• To use the base bath, remove it from storage and place in a spill tray in the fume cupboard. Glassware should be as clean as possible before being placed in a base bath to minimise contamination of the bath. Wear thick rubber gloves and use tongs to submerge the glassware in the bath. Organic residues can be removed by soaking the glassware in the bath for 1 hour or up to several hours, depending on the level of contamination. Rinse the glassware several times with tap water and then wash as usual with warm soapy water. A base bath will slowly dissolve glass and therefore glassware should not be left in a base bath for longer than is necessary. Do not use a base bath to clean glassware contaminated with metals.
  • The base bath should be disposed of as corrosive and flammable waste via a licenced waste disposal contractor when it is no longer effective or becomes dark in colour.

Oxidising cleaning agents

NOCHROMIX®: The commercially available cleaning agent NOCHROMIX® contains peroxisulphate. It is a good alternative to chromic acid, does not contain metal ions and is not carcinogenic.

Cleaning glassware in preparation for the silver mirror reaction (Tollen’s test): First wash the glassware in hot soapy water, scrubbing the surface well with a test tube brush. Rinse well with tap water and allow the vessel to dry. Pipette a small amount of concentrated nitric acid over the inside surface of the vessel, making sure that the entire inside surface is wetted with the nitric acid. Use of concentrated nitric acid must be carried out in a running fume cupboard and PPE (gloves, closed shoes and a lab coat) should be worn. Before removing the glassware from the fume cupboard, rinse it several times with tap water to remove any concentrated acid and residues. Rinse 2–3 times with distilled water and allow to air dry.

Removing silver mirrors from glassware: This procedure must be carried out in a running fume cupboard. Silver mirrors can be oxidised with a small amount of concentrated nitric acid. The resulting silver nitrate solution can then be diluted and neutralised with sodium carbonate. Addition of a solution of sodium chloride to the neutral solution will precipitate the silver as white silver chloride. The precipitate can then be collected by Buchner filtration and stored for collection by a licenced chemical waste contractor and the remaining neutral solution washed down the drain.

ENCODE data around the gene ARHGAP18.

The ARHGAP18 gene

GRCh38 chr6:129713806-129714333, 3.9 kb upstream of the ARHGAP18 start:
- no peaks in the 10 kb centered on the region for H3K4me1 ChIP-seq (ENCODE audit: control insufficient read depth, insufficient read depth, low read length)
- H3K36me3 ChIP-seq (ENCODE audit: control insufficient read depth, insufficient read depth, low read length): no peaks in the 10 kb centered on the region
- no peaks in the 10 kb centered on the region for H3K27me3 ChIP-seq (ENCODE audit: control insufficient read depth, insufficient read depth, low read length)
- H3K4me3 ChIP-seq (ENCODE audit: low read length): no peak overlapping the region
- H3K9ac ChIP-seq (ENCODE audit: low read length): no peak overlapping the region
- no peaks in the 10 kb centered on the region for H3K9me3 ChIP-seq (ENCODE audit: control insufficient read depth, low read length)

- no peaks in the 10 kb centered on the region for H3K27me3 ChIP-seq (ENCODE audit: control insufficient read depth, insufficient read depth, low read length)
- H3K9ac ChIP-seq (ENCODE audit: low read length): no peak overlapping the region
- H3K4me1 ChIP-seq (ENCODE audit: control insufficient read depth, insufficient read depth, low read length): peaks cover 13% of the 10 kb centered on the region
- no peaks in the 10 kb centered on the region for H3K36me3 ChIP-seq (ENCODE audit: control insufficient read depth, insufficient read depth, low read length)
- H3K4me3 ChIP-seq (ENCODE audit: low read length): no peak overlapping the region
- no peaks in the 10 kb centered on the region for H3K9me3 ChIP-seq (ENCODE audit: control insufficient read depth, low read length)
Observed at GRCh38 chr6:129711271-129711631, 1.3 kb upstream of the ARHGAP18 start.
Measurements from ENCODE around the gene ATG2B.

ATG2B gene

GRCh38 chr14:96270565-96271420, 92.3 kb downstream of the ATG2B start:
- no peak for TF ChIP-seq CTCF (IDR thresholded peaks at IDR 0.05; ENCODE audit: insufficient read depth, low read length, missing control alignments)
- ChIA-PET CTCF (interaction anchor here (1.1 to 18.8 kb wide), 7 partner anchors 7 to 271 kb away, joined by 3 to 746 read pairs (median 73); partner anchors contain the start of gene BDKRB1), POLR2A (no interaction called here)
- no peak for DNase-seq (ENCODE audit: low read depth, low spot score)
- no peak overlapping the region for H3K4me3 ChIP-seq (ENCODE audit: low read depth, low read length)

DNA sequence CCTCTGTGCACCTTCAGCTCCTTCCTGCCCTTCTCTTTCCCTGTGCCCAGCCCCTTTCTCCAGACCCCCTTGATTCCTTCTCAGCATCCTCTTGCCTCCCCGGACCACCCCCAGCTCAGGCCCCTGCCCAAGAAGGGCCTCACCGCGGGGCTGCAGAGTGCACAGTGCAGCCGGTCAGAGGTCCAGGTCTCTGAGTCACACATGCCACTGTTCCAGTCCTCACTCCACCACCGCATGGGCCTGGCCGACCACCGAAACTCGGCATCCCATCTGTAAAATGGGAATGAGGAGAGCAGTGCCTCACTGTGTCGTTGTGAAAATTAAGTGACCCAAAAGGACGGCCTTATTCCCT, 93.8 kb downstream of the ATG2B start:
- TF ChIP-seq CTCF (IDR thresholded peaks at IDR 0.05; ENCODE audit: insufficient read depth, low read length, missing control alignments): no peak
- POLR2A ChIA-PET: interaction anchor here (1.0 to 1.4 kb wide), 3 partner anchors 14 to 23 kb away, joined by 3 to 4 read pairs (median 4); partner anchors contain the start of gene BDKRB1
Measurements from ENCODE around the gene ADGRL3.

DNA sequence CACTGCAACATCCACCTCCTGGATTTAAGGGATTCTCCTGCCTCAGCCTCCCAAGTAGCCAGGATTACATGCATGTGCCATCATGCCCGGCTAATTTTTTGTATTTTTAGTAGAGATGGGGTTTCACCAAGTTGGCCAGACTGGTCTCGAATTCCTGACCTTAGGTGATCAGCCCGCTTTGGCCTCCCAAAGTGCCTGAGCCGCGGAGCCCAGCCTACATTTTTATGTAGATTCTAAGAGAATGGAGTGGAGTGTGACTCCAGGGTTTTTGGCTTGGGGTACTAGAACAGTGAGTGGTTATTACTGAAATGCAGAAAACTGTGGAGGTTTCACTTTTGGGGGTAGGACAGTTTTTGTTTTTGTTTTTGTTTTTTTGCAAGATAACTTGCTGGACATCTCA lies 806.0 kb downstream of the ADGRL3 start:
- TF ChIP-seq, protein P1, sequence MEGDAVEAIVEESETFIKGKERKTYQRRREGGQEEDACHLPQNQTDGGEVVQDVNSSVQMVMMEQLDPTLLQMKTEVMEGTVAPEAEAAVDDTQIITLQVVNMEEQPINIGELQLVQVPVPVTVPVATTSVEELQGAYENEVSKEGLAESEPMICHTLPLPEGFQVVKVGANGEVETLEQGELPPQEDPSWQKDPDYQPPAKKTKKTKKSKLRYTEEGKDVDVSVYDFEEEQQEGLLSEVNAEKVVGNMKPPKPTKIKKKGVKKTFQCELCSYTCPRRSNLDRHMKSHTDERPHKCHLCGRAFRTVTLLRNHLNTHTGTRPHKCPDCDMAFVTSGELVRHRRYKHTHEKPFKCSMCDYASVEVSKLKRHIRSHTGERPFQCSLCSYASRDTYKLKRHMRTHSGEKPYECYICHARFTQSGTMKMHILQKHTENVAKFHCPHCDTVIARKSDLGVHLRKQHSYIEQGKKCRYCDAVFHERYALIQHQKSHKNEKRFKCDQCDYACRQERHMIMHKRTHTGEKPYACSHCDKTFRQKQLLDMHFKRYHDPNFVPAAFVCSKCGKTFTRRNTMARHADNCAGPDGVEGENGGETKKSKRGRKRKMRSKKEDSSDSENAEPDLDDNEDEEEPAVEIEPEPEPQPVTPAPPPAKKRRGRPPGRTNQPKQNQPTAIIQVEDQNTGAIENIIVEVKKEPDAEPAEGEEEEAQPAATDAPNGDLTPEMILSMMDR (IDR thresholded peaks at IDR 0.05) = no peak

Science ASSIST strongly advises against preparing or using the following solutions for the cleaning of glassware because they are extremely corrosive and/or carcinogenic and/or potentially explosive:

  • Aqua regia
  • Piranha Solution
  • Hydrofluoric acid
  • Chromic acid
  • Fuming sulphuric acid


1 Science ASSIST. (2023). Potassium dichromate and sodium dichromate, Science ASSIST Q&A, Retrieved from the Science ASSIST website:

2 Science ASSIST. (2014). SOP: Diluting concentrated sulphuric acid, Retrieved from the Science ASSIST website:

Corning Inc. (1994 – 2023). Life Sciences, Laboratory Glassware. Retrieved from Corning Inc:

University of Wisconsin-Madison Office of Chemical Safety. (2013, March). The Chemical Safety Mechanism, Laboratory Glassware Cleaning. Retrieved from University of Wisconsin-Madison. Environment Health and Safety. Division of Facilities Planning & Management: . Resource from: